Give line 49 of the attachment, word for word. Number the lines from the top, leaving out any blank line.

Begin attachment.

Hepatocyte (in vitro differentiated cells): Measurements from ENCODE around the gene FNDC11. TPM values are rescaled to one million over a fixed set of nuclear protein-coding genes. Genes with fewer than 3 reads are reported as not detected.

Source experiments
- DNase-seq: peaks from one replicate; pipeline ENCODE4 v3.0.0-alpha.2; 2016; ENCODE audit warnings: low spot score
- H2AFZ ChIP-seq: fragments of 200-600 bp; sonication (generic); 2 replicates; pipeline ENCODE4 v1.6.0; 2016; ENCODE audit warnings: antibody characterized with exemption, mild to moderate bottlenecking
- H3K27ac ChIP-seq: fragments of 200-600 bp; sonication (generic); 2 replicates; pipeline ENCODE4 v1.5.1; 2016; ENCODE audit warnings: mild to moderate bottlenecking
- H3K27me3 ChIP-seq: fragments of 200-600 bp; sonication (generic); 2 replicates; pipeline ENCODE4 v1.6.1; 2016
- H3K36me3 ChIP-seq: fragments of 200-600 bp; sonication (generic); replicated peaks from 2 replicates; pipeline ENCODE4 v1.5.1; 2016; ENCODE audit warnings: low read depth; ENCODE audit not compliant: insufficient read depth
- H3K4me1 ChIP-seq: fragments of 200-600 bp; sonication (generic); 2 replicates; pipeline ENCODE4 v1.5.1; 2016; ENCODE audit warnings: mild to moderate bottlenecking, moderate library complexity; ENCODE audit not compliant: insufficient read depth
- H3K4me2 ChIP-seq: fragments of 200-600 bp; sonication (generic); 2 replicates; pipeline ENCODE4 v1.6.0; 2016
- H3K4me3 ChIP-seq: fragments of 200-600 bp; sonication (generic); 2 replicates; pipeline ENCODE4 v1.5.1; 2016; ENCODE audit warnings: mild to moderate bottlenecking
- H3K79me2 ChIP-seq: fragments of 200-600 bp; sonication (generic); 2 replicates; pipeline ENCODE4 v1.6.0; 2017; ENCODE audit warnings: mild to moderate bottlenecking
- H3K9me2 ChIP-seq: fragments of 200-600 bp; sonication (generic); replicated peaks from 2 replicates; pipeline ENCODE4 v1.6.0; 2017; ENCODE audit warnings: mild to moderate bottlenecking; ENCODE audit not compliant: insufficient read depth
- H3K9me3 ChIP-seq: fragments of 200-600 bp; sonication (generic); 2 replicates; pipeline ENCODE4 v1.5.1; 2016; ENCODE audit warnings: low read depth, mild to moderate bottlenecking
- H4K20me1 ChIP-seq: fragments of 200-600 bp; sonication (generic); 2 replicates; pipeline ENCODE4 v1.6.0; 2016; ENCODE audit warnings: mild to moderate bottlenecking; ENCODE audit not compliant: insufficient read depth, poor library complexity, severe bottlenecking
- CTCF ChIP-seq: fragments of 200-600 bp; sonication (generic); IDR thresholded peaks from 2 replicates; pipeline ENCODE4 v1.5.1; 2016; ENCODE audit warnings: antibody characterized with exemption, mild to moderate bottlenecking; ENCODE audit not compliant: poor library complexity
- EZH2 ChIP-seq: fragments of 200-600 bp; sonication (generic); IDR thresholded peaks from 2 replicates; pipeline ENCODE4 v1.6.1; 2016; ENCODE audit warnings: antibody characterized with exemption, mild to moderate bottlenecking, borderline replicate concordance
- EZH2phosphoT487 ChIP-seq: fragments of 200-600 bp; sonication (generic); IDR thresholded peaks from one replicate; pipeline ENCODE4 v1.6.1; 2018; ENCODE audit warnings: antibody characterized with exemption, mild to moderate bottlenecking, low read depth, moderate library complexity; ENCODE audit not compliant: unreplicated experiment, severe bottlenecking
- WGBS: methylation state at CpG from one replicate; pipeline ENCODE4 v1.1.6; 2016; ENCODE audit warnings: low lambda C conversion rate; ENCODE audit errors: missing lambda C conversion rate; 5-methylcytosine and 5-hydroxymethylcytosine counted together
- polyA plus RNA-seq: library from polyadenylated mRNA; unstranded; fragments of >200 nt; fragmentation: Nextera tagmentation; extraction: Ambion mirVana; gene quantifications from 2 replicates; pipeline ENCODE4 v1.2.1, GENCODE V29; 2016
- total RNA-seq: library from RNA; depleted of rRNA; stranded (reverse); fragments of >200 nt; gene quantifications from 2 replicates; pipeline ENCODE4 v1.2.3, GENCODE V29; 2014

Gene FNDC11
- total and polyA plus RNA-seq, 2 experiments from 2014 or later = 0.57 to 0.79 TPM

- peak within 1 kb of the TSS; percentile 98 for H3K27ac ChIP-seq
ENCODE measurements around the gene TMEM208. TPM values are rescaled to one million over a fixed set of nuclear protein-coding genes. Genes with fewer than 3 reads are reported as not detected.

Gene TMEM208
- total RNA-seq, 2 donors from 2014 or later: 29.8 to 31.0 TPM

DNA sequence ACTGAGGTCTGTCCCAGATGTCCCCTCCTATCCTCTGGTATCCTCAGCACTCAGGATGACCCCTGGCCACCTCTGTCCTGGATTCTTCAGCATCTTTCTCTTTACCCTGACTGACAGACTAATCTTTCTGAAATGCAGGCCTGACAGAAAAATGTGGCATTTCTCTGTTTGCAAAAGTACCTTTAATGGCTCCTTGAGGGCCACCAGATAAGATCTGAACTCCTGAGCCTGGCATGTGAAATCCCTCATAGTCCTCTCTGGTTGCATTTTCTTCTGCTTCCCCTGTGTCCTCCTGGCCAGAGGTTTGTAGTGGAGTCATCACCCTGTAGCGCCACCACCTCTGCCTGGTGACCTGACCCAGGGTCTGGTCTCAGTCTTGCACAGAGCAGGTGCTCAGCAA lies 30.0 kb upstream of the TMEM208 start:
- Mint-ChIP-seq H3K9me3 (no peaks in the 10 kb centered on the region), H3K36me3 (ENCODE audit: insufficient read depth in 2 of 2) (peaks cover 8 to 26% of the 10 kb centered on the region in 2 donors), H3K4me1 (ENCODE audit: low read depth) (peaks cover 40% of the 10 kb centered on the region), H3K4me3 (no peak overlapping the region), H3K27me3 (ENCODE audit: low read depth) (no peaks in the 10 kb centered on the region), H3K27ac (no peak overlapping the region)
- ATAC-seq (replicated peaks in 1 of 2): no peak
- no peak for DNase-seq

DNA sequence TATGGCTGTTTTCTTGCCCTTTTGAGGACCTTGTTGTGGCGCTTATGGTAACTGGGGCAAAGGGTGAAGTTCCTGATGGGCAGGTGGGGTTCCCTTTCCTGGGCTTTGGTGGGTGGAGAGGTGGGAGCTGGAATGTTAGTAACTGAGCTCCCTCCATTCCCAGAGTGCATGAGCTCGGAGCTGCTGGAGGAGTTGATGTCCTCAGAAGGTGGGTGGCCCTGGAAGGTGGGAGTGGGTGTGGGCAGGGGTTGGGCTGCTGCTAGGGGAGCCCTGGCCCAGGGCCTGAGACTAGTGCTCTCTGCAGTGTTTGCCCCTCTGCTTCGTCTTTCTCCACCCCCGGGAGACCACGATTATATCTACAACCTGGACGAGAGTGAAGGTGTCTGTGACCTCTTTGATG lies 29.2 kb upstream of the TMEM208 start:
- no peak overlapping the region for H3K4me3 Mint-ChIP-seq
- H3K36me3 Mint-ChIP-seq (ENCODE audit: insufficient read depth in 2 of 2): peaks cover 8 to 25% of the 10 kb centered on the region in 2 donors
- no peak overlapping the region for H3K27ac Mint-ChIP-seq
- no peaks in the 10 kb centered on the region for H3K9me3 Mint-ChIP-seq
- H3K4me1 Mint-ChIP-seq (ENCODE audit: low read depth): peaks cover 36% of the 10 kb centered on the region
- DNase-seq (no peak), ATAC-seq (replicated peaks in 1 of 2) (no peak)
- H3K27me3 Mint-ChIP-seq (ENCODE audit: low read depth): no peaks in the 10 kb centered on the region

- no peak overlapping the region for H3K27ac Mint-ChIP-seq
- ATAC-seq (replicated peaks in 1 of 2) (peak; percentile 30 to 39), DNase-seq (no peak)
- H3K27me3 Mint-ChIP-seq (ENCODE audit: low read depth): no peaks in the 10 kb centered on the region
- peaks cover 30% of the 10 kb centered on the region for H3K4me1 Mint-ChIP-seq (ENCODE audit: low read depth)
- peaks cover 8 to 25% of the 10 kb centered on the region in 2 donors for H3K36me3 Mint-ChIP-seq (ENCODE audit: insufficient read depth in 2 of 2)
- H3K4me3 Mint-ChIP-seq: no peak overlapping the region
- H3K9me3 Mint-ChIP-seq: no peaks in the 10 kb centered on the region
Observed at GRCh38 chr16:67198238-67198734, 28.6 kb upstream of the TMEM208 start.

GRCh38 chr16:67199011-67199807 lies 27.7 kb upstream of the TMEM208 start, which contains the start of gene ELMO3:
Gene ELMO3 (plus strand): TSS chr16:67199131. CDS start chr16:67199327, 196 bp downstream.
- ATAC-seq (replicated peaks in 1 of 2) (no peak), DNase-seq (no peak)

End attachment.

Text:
- ATAC-seq (replicated peaks in 1 of 2) (no peak), DNase-seq (no peak)